Steel Diver Review
Game: Steel Diver
Developer: Nintendo EAD, Vitei
Available on: Nintendo 3DS
For all the wonderment bestowed upon the stereoscopic 3D abilities of Nintendo’s relatively new 3DS handheld, it is fair to say that the initial slew of titles have been mildly disappointing, with only a handful of decent games and a fair amount of what some would consider shovelware. Nintendo themselves have certainly been frugal in bringing out the big guns. With no Mario, Samus or Link available at the get-go, some gamers have decided to hold back on making a new hardware purchase until they can get their hands on a triple-A first party offering. But that would mean ignoring some very playable titles, such as this curious nautical jaunt, which, as it turns out, has been the best part of a decade in the making.
STORY: You would have to go all the way back to E3 in 2004 to trace the origins of Steel Diver. Those able to remember back that far will recall the first time we got to have a look at the original Nintendo DS via a series of technical demonstrations, one of which was a submarine-based creation apparently much beloved of Nintendo big kahuna Shigeru Miyamoto at the time. For reasons unbeknownst to anyone, this interesting-looking deep-sea bad boy was then shelved, presumably never to surface again.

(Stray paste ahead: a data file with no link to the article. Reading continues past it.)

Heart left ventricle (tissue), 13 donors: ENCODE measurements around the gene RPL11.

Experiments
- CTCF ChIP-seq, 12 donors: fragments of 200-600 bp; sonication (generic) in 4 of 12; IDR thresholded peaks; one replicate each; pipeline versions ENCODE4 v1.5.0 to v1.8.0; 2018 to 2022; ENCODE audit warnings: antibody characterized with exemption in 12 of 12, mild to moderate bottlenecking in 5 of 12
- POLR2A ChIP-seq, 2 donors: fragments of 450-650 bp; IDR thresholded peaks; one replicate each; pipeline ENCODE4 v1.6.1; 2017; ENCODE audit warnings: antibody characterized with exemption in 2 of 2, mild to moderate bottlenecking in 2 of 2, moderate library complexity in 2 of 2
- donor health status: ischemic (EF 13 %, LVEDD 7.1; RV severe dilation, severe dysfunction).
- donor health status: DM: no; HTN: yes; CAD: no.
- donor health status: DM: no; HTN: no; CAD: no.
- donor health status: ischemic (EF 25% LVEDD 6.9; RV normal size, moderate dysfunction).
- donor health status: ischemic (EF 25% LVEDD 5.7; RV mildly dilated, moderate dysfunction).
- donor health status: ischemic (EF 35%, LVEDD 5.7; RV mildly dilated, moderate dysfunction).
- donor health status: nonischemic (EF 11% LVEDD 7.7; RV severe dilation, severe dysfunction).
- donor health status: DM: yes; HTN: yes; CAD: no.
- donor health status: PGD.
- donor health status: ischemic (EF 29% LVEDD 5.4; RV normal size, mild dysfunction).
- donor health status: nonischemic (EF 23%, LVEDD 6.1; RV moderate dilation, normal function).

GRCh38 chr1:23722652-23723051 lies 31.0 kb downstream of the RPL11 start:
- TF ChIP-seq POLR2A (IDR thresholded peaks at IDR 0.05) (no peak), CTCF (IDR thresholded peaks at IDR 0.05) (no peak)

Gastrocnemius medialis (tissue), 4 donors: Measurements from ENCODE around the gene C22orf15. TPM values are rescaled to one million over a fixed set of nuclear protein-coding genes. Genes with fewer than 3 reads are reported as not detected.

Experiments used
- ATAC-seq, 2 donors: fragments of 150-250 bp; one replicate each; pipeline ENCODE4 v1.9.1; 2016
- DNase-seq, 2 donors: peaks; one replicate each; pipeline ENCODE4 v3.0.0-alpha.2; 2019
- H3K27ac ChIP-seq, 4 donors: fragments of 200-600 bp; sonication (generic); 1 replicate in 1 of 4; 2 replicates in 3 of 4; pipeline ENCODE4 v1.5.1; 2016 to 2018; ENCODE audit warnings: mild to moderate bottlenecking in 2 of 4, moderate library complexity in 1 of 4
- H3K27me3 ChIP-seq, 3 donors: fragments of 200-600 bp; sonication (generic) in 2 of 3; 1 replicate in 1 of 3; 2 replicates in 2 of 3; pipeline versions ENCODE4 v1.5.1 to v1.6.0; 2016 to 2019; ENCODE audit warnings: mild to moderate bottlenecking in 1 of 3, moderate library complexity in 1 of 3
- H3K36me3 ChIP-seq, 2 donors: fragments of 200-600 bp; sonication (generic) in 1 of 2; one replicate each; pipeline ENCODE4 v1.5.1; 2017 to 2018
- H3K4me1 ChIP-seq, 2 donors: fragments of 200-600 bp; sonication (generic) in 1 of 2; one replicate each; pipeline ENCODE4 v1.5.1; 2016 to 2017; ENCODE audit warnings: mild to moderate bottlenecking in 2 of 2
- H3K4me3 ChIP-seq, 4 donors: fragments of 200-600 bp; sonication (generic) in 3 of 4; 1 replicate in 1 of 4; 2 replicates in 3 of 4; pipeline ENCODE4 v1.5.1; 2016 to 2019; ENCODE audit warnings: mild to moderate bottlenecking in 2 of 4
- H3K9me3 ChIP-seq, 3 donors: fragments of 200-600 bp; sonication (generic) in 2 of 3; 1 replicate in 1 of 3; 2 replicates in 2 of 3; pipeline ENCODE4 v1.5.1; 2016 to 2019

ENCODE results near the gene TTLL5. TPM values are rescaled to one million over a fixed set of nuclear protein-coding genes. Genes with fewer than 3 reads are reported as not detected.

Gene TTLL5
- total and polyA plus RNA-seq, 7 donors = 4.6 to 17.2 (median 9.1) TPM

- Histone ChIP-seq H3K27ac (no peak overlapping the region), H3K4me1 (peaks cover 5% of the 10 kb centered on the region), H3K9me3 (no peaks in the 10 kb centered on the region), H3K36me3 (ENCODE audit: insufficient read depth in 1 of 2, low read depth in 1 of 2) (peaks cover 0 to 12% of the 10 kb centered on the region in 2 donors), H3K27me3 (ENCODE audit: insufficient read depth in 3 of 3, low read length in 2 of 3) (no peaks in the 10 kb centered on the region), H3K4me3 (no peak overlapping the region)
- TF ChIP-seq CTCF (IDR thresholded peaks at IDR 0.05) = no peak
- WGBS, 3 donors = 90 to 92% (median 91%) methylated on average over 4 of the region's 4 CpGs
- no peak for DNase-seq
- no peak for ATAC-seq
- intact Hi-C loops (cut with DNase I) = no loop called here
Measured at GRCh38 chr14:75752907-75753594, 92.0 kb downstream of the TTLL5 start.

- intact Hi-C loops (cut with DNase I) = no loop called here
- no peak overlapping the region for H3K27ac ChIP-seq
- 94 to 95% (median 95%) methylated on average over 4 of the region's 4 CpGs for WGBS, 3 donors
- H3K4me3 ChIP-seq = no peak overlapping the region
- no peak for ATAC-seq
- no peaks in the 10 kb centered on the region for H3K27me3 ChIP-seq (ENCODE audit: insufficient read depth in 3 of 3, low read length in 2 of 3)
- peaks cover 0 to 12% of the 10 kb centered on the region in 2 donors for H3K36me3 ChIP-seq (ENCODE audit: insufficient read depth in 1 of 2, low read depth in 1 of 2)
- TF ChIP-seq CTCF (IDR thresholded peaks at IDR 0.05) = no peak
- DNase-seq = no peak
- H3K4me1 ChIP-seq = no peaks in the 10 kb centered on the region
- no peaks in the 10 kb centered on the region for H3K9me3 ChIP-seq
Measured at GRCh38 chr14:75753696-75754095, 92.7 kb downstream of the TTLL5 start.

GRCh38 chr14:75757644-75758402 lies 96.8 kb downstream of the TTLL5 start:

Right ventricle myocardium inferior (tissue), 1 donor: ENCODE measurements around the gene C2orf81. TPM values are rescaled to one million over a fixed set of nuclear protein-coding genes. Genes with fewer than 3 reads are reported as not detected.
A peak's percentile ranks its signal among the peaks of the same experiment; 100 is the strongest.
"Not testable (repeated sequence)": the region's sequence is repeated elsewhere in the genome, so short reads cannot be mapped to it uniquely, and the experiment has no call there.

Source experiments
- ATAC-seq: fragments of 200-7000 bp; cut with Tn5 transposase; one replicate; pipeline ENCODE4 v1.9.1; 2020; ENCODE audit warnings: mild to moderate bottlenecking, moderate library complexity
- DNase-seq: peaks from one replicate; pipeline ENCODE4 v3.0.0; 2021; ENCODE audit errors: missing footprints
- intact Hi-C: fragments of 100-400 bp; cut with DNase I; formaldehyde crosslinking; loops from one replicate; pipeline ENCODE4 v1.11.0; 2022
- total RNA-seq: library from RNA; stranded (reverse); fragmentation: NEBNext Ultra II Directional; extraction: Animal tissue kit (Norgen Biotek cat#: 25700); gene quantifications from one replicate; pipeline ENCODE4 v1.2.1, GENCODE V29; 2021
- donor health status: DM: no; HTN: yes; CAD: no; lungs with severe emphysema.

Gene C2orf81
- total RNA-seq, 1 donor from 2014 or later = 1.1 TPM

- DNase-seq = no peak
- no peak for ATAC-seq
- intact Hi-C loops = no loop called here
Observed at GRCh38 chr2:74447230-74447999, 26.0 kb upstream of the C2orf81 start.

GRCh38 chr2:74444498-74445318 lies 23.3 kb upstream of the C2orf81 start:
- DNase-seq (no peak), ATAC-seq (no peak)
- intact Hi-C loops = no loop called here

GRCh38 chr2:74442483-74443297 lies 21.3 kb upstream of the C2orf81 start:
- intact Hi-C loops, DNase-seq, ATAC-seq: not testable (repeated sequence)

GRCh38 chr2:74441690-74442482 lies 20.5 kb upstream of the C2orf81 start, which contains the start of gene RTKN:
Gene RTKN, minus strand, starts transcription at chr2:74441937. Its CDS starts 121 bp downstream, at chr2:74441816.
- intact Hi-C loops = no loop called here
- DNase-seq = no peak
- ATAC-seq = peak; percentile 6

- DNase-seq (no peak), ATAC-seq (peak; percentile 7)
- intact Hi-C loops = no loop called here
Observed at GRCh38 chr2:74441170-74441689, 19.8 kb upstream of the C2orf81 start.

Fast forward to E3 2010, however, and Nintendo had dragged its submarine curio up from the depths, and it was announced as a US launch title for the 3DS. With Mario godhead Miyamoto proclaiming it, somewhat bizarrely, as “almost like you have your own submarine pet in an aquarium”, Steel Diver was (re)born courtesy of Nintendo EAD/Vitei.
Storyline-wise, don’t expect a superior, claustrophobic underwater epic to rival Das Boot. In fact, the convoluted development history of the game is more interesting that the in-game plot itself, which involves a crack team of submarine pilots from around the world uniting to defeat a common enemy.
GRAPHICS: As game environments go, the sea offers almost limitless possibilities. It is a vast and varied setting, and the thought of being able to explore the dark, mysterious depths in your very own submarine is an exciting one. Sadly, Steel Diver is somewhat underwhelming in this respect. The submarines and other seafaring vehicles are well-rendered but are resolutely old school and would not look out of place in, say, Metal Slug or sub-themed retro shooter In The Hunt.
The undersea terrain is nicely rendered and you will guide your avatar through caverns and partly submerged volcanoes, encountering various flora and fauna including shoals of fish, the occasional whale, or even a giant Kraken-like squid. But there is not a huge amount of variety across the meagre amount of levels on offer, and the action never seems to take place very far from the surface, completely ignoring the fact that real-life submersibles can plummet to insane fathoms.